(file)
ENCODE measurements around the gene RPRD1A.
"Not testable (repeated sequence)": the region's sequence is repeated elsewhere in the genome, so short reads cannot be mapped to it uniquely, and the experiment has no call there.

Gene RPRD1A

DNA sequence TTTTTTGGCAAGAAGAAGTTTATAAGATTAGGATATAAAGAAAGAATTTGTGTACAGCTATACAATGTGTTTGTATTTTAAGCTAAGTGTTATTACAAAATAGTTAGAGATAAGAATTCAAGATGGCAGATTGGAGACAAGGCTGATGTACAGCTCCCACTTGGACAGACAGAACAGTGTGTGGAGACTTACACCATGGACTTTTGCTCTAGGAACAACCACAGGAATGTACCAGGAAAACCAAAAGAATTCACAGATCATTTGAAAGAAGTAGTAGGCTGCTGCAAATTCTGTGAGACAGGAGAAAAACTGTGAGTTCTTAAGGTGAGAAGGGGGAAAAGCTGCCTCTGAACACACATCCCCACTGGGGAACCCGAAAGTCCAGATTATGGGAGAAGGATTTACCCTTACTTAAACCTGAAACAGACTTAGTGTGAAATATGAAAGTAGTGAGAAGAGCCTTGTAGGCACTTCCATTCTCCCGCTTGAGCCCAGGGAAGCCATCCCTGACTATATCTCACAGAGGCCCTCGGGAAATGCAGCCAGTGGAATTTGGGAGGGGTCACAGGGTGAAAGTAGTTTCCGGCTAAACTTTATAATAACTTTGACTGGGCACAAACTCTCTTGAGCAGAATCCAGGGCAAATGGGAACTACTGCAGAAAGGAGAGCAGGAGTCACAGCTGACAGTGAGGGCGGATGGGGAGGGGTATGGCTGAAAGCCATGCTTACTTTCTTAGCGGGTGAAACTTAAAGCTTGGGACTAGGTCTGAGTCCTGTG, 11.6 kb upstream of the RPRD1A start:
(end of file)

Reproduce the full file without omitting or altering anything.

ENCODE measurements around the gene RPRD1A.
"Not testable (repeated sequence)": the region's sequence is repeated elsewhere in the genome, so short reads cannot be mapped to it uniquely, and the experiment has no call there.

Gene RPRD1A

DNA sequence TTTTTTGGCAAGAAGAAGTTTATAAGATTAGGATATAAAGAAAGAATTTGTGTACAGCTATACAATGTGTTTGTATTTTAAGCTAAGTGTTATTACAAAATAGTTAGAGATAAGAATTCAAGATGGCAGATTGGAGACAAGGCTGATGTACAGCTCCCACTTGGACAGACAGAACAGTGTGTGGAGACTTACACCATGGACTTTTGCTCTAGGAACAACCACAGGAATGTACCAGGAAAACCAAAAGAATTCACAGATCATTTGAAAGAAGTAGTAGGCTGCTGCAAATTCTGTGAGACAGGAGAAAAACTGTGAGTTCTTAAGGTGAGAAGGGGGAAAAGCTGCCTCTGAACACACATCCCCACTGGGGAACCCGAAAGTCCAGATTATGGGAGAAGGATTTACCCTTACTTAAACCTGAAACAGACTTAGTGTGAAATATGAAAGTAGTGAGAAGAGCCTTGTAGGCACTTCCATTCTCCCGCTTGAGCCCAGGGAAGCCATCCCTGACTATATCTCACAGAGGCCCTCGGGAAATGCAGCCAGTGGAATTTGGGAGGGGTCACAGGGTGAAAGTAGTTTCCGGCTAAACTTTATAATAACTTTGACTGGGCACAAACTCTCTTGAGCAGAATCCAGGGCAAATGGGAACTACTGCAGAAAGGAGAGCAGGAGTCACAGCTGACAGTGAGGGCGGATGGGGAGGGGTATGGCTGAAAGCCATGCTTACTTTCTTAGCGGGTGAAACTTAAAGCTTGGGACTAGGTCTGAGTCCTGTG, 11.6 kb upstream of the RPRD1A start: